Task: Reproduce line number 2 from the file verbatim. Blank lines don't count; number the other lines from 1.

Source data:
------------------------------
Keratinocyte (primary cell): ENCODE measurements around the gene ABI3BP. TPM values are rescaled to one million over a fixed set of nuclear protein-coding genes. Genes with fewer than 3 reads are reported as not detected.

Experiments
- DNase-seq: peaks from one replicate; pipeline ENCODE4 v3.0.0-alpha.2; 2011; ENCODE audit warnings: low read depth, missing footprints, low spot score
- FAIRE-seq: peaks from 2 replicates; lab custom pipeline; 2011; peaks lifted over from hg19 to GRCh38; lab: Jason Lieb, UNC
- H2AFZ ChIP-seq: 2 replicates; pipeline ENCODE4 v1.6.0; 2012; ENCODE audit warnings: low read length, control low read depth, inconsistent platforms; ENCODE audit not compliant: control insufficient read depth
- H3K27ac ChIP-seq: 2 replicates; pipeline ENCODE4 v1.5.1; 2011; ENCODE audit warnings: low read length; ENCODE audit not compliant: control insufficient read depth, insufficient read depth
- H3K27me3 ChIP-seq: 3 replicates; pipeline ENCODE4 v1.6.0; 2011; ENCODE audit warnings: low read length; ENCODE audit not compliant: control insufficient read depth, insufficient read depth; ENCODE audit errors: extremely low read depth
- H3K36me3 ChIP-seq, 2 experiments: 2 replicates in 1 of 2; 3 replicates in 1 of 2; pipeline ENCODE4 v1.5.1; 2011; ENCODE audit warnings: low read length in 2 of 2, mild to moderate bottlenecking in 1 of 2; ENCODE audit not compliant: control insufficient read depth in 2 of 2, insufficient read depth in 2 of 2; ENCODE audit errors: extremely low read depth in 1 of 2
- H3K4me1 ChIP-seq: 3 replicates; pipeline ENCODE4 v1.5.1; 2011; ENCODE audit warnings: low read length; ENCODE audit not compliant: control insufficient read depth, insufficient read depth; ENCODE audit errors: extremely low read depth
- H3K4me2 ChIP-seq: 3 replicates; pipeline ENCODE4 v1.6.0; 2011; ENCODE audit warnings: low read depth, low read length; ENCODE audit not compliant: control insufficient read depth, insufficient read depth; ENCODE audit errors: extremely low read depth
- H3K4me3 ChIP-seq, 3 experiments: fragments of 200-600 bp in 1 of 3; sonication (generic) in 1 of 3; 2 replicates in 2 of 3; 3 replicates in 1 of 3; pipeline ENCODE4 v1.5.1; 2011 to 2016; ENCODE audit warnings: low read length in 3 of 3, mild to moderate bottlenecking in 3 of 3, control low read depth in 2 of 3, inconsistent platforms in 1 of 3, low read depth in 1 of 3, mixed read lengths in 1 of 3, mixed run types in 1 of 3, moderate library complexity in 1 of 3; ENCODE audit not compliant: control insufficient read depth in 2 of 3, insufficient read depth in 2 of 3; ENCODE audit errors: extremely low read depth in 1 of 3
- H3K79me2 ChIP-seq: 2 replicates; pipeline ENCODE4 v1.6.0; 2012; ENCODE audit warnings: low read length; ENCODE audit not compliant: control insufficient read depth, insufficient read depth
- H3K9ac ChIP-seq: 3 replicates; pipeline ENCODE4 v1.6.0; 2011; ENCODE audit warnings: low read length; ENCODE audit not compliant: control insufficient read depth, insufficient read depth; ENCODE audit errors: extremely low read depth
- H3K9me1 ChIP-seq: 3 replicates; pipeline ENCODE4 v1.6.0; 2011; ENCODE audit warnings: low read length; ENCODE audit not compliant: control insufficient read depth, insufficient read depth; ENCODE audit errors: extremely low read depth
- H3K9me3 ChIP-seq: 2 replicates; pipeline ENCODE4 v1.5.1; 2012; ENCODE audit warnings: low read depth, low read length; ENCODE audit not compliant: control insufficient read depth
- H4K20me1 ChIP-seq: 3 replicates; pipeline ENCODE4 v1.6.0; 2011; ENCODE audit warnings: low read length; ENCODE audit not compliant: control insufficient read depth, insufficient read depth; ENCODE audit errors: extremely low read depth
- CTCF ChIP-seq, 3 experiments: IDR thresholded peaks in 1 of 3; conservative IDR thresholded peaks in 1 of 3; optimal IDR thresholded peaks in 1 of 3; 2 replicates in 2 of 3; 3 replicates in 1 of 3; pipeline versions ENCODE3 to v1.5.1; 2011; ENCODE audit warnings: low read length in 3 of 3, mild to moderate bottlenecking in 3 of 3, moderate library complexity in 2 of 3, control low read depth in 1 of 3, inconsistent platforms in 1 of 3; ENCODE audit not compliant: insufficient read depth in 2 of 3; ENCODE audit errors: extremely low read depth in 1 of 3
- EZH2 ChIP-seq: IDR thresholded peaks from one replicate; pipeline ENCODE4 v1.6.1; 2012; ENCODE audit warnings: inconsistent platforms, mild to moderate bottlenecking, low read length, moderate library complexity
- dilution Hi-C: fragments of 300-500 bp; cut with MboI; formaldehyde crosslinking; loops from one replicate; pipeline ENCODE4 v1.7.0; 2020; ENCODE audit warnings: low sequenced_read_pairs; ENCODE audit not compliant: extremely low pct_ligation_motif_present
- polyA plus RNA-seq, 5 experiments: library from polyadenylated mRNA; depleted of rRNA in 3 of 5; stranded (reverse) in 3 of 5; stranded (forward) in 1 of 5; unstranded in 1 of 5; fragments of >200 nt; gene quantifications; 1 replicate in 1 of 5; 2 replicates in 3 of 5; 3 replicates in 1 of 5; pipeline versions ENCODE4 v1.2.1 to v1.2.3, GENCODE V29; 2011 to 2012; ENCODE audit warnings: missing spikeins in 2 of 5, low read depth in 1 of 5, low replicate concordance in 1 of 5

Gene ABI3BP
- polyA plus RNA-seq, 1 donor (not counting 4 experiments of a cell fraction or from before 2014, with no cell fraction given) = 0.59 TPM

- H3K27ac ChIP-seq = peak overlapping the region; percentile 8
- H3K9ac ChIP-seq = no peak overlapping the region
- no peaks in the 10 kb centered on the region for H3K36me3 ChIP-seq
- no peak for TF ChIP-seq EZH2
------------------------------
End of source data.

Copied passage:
Experiments